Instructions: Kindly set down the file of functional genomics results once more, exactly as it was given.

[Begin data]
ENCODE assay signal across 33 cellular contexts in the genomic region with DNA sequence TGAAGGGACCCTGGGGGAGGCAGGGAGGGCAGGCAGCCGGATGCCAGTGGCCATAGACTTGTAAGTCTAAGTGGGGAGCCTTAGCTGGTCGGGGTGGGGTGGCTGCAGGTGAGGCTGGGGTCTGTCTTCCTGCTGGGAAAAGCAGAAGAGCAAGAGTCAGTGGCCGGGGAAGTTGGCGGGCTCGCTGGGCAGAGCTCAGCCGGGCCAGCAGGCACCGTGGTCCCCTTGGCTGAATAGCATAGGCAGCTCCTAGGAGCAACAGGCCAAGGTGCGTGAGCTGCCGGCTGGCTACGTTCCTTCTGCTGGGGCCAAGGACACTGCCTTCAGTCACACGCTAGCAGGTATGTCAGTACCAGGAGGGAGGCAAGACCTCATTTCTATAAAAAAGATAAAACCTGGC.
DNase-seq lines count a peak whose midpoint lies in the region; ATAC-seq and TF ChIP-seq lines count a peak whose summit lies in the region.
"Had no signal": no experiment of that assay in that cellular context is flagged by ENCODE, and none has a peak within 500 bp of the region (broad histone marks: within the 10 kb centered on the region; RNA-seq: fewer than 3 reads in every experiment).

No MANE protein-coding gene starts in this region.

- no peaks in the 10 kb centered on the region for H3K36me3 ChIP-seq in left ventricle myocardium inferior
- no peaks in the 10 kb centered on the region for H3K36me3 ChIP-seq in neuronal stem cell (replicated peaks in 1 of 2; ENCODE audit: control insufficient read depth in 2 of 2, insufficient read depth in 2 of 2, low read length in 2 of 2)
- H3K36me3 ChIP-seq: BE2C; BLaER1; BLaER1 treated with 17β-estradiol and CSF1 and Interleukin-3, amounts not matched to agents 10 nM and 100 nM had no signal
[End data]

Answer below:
ENCODE assay signal across 33 cellular contexts in the genomic region with DNA sequence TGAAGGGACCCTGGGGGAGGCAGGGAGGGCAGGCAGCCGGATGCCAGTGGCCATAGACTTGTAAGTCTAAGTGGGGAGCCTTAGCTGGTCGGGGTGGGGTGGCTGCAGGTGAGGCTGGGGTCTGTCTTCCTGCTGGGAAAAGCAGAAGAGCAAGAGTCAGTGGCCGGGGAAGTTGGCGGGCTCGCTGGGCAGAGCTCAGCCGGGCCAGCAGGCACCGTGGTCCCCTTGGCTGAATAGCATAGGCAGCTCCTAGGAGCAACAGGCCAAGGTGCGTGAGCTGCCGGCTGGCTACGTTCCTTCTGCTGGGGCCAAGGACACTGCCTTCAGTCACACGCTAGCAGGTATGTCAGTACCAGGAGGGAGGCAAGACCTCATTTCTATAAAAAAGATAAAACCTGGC.
DNase-seq lines count a peak whose midpoint lies in the region; ATAC-seq and TF ChIP-seq lines count a peak whose summit lies in the region.
"Had no signal": no experiment of that assay in that cellular context is flagged by ENCODE, and none has a peak within 500 bp of the region (broad histone marks: within the 10 kb centered on the region; RNA-seq: fewer than 3 reads in every experiment).

No MANE protein-coding gene starts in this region.

- no peaks in the 10 kb centered on the region for H3K36me3 ChIP-seq in left ventricle myocardium inferior
- no peaks in the 10 kb centered on the region for H3K36me3 ChIP-seq in neuronal stem cell (replicated peaks in 1 of 2; ENCODE audit: control insufficient read depth in 2 of 2, insufficient read depth in 2 of 2, low read length in 2 of 2)
- H3K36me3 ChIP-seq: BE2C; BLaER1; BLaER1 treated with 17β-estradiol and CSF1 and Interleukin-3, amounts not matched to agents 10 nM and 100 nM had no signal